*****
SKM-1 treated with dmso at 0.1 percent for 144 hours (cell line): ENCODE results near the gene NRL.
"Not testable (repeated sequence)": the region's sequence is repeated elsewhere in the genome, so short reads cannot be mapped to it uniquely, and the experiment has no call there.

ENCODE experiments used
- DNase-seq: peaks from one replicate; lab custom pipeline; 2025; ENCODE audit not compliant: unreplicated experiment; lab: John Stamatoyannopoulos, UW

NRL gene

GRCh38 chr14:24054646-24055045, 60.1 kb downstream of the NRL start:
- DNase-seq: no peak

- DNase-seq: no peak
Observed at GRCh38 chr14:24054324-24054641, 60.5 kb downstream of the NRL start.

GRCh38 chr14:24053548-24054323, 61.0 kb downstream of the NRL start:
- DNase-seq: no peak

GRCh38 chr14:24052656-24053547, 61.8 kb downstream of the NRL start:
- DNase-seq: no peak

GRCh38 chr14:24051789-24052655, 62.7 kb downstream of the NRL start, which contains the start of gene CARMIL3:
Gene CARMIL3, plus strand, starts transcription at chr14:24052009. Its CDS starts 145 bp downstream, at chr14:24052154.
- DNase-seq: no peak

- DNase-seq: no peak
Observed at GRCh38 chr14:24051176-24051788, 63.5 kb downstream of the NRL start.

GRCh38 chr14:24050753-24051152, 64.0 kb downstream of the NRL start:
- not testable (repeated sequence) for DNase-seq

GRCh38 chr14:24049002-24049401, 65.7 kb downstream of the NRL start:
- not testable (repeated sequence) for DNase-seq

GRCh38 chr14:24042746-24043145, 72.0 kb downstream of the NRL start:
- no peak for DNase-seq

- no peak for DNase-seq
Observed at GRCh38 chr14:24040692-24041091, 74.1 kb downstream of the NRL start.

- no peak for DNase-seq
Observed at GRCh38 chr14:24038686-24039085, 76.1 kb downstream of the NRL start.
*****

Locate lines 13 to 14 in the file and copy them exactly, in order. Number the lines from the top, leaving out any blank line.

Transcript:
- DNase-seq: no peak

GRCh38 chr14:24051789-24052655, 62.7 kb downstream of the NRL start, which contains the start of gene CARMIL3: